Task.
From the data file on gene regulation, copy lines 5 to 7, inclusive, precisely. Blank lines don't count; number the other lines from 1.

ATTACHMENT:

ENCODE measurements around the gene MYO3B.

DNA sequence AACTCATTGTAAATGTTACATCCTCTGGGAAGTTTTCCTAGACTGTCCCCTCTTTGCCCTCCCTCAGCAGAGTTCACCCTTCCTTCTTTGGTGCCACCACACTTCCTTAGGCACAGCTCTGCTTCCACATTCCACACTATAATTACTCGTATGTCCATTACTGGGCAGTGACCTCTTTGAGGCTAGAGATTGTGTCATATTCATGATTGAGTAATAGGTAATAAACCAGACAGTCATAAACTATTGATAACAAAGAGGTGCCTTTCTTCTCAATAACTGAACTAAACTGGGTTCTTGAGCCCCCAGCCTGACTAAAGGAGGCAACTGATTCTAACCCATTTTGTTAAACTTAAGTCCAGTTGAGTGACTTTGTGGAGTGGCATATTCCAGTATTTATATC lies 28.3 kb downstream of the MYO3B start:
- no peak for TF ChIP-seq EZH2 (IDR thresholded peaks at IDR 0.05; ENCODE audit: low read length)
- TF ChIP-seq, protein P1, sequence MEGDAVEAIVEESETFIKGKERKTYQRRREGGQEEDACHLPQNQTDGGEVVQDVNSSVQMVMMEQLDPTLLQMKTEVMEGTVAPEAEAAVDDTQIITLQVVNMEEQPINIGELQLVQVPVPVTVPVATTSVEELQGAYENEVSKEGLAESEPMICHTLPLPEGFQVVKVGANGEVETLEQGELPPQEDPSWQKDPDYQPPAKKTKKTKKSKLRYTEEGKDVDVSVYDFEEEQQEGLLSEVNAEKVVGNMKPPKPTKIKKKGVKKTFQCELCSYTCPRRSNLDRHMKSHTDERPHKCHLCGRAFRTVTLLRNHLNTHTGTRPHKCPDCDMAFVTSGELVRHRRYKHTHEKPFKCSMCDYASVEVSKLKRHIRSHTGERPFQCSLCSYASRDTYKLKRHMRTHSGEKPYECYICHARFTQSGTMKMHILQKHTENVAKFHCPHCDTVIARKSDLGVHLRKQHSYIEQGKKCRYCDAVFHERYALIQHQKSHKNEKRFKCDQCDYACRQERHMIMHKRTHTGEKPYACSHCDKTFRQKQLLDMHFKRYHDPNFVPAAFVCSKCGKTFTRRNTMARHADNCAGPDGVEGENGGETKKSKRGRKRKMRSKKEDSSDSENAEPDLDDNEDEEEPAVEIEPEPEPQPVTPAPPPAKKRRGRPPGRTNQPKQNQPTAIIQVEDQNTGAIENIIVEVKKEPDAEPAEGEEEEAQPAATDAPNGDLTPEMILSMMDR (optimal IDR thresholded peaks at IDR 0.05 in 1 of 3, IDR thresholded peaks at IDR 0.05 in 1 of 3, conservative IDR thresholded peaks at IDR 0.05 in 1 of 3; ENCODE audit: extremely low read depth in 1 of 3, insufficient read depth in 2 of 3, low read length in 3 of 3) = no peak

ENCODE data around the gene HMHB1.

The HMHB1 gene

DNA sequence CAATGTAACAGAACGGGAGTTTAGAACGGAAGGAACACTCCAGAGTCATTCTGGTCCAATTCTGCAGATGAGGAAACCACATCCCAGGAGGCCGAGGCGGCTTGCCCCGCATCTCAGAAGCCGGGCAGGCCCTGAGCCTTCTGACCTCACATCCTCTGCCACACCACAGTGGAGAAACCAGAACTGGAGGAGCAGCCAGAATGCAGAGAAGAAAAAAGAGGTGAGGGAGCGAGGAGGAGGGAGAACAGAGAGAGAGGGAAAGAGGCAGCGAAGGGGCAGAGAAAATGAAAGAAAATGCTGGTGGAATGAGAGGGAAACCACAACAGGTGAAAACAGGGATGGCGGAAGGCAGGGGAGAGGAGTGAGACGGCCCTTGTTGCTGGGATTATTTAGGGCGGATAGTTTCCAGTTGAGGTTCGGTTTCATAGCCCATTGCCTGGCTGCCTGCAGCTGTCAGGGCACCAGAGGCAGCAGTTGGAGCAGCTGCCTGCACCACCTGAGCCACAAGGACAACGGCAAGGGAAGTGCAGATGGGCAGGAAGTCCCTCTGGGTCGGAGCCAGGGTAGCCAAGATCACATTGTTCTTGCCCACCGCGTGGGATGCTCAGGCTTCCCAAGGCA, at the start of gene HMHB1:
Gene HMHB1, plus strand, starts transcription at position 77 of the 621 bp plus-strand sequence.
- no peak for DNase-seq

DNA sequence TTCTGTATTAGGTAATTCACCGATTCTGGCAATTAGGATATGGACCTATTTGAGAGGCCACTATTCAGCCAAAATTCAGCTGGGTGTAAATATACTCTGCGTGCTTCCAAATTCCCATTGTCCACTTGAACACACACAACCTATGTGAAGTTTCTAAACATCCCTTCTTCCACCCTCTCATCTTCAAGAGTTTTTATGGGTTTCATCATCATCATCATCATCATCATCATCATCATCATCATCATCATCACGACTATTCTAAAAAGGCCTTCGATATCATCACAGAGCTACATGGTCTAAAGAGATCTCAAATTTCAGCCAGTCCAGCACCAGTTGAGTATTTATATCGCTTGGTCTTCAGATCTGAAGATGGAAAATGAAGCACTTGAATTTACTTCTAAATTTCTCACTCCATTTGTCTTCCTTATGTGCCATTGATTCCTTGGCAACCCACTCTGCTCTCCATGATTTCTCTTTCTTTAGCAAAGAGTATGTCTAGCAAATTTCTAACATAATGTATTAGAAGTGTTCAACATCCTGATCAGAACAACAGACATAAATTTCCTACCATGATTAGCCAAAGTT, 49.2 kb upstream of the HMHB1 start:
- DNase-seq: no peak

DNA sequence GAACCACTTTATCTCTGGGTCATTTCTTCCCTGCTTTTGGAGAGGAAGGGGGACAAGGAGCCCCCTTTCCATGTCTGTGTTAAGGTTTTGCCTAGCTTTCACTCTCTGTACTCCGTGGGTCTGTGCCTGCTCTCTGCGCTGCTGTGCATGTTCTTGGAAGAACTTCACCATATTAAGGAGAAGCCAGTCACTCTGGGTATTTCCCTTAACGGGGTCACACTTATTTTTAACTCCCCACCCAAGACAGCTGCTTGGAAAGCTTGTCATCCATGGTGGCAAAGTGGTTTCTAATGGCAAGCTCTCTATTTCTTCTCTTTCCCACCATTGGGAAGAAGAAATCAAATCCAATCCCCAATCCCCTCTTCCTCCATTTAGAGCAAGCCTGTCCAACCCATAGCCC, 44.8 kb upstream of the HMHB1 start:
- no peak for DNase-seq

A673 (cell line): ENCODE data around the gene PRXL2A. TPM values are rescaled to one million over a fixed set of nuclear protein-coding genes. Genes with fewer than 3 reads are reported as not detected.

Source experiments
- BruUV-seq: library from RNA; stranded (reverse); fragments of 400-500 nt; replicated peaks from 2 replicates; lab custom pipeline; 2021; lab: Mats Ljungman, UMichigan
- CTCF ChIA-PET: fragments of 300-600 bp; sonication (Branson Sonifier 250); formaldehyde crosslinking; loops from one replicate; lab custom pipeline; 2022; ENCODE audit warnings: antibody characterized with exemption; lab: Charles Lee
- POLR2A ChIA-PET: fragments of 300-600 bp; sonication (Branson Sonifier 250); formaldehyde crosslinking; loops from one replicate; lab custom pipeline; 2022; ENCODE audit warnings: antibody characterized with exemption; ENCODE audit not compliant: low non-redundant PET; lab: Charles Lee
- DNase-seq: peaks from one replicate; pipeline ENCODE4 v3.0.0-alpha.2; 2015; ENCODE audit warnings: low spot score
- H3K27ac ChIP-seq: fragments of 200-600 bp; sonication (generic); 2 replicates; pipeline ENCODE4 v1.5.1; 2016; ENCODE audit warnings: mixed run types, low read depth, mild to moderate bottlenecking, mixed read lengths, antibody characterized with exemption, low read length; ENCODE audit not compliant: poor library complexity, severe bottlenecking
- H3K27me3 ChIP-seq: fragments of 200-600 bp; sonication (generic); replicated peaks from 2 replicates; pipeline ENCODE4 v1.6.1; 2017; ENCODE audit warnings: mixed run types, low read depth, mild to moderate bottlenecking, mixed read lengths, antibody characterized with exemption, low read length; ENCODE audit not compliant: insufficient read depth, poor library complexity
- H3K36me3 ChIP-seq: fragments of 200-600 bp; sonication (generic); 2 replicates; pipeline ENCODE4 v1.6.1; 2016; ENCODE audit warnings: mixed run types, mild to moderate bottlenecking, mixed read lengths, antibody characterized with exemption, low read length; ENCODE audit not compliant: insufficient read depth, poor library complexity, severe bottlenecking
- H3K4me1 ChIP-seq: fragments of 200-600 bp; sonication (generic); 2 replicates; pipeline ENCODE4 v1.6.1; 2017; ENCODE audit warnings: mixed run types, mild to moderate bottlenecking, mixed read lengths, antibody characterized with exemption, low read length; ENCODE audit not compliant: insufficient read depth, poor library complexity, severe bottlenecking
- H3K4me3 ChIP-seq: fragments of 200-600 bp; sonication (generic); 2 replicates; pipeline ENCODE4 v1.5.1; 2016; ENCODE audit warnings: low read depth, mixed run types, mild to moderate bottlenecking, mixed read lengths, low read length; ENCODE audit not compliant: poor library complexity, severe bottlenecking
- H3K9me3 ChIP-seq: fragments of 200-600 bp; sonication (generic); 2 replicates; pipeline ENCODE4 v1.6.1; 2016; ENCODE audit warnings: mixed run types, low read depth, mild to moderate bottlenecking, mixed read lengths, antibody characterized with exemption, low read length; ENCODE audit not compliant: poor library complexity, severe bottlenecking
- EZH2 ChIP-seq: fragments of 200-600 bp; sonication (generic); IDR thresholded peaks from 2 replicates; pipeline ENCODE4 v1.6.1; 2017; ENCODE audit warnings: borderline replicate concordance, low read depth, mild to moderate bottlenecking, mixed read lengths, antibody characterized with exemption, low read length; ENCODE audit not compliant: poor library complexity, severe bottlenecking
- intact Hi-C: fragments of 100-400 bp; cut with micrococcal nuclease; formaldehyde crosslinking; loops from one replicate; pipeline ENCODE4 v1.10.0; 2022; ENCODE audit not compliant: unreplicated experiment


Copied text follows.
ENCODE data around the gene HMHB1.

The HMHB1 gene

DNA sequence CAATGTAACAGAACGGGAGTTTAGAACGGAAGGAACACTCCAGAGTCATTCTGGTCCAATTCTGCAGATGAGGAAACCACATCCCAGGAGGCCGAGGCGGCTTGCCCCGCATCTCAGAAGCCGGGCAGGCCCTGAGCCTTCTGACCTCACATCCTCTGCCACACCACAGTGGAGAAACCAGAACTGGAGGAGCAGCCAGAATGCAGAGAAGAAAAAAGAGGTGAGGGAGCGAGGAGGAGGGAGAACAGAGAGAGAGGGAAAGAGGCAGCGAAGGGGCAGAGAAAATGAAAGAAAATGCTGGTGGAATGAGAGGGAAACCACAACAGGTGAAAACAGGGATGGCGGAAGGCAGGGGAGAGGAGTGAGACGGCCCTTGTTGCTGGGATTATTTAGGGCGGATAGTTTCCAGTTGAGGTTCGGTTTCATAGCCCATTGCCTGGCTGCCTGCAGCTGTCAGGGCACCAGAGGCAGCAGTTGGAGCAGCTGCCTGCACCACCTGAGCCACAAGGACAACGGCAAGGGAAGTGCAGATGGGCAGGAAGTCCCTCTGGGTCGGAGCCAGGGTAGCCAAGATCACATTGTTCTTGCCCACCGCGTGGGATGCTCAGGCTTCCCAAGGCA, at the start of gene HMHB1: